Mark David Chapman, the murderer of John Lennon, has been denied parole for the seventh time since becoming eligible for it after being sentenced to 20-to-life in 1981.
Yoko Ono, Lennon’s widow, argued against his release–as she has each of the previous times. This is almost certainly the reason Chapman is still behind bars.
Yoko is regularly referred to, and touts herself, as a peace activist.
Now, I don’t know exactly what a peace activist does other than make headlines, but presumably peace activism encourages reconciliation and forgiveness from all sides of an ongoing war. After all, peace can’t break out if only one side agrees to make this the first day of the rest of their lives.
Indeed, the word parole derives from the French for “spoken word”, specifically here “word of honor,” given during wartime. Soldiers who’d been captured on this continent fighting the French and Indian War gave their parole not to fight and to go home to their respective countries, either England or France. The alternative was to be held as a prisoner.
So it seems more than a little–uh–hypocritical of Yoko Ono to expect everyone else to forgive and forget when she won’t do that with the murderer of her husband. Even after 32 years. Even though he’s served far, far longer than almost every other murderer with no prior convictions. Even in New York City.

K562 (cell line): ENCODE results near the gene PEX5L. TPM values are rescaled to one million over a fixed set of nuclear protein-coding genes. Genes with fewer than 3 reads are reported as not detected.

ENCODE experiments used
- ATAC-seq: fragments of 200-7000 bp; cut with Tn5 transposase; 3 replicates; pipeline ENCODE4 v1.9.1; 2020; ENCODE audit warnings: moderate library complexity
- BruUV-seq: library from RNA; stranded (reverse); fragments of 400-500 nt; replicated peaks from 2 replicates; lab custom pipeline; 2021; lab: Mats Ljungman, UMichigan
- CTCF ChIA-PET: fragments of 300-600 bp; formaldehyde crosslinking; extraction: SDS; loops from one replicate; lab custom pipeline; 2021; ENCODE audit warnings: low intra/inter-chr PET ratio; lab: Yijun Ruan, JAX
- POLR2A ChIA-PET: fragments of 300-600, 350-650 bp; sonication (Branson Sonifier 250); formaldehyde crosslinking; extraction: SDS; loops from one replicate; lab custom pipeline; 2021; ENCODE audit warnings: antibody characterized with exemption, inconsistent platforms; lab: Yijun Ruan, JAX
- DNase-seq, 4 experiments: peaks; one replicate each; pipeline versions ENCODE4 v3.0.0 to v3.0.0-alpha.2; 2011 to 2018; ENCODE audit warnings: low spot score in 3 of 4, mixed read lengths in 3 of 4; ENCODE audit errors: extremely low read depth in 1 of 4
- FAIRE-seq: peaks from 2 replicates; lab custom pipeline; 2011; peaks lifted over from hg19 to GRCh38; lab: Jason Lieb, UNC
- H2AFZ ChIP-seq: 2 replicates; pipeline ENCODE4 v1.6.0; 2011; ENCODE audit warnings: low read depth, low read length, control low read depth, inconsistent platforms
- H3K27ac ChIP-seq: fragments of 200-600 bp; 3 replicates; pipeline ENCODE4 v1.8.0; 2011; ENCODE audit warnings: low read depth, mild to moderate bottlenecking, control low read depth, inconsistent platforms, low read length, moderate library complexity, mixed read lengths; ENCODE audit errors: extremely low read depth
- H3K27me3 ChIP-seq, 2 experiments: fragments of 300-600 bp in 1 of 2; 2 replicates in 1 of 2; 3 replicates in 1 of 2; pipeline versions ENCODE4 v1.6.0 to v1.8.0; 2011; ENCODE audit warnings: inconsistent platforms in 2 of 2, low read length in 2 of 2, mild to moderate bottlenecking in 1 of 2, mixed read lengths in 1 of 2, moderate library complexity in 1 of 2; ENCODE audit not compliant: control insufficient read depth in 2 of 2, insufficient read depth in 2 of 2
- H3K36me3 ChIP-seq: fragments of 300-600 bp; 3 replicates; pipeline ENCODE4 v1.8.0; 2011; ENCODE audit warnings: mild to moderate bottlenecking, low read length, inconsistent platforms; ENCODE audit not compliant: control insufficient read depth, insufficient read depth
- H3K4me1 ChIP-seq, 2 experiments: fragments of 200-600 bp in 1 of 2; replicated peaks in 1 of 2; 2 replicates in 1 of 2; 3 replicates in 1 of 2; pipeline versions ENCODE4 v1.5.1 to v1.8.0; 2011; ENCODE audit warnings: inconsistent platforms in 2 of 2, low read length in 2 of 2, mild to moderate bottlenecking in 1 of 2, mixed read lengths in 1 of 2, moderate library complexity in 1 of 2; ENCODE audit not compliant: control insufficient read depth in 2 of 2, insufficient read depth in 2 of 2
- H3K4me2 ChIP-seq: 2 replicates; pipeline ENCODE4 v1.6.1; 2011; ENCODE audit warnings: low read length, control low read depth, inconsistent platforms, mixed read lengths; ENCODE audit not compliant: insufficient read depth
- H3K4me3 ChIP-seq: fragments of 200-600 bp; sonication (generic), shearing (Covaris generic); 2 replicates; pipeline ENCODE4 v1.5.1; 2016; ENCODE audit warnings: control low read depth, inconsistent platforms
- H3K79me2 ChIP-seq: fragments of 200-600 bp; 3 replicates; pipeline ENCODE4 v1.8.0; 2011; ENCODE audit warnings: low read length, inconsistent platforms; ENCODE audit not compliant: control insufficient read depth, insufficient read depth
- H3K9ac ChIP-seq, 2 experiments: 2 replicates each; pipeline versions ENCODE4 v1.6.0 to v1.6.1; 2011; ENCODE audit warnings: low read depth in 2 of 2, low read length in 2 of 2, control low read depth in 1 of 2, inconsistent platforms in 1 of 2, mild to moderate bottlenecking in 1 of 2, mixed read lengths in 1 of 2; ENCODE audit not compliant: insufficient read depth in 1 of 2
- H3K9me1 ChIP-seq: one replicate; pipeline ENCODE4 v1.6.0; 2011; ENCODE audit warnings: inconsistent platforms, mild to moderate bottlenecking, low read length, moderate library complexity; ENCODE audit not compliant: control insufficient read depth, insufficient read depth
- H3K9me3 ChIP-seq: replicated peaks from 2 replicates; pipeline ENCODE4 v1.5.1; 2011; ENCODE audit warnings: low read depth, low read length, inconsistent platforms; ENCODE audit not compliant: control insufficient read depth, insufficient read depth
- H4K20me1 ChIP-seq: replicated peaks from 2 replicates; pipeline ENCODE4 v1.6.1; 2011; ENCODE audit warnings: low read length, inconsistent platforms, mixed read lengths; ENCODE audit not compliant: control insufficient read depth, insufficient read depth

Here, courtesy of a 1996 story in the New York Daily News arguing for longer sentences routinely served back then, are three murderers whose crimes were inarguably more gruesome than Chapman’s:
John Beckford: In 1980, he pulled a prominent civil rights lawyer from his car in the Bronx, then shot him dead, even after the victim turned over his cash. Beckford served only 15 years.
Kenneth Wedra, a contract killer, blew away a Westchester housewife in exchange for $9,000 from her husband. He served 25 years, but she is still dead.
Richard LaBelle raped and killed a 15-year-old Troy, N.Y., girl as she walked to a roller rink after Thanksgiving dinner with her family. He’s walking the streets today.
Of course, these guys had the good sense not to murder someone really, really famous with a really, really famous and powerful wife.
If peace is her goal, wouldn’t Yoko Ono do a lot more good for her cause by demonstrating her own willingness to move on?
The answer, according to Yoko herself, appears to be yes. Here are some of her own words, published in the New York Times on the 30th anniversary of Lennon’s murder:
The most important gift we received from him was not words, but deeds. He believed in Truth, and had dared to speak up. We all knew that he upset certain powerful people with it. But that was John. He couldn’t have been any other way. If he were here now, I think he would still be shouting the truth. Without the truth, there would be no way to achieve world peace.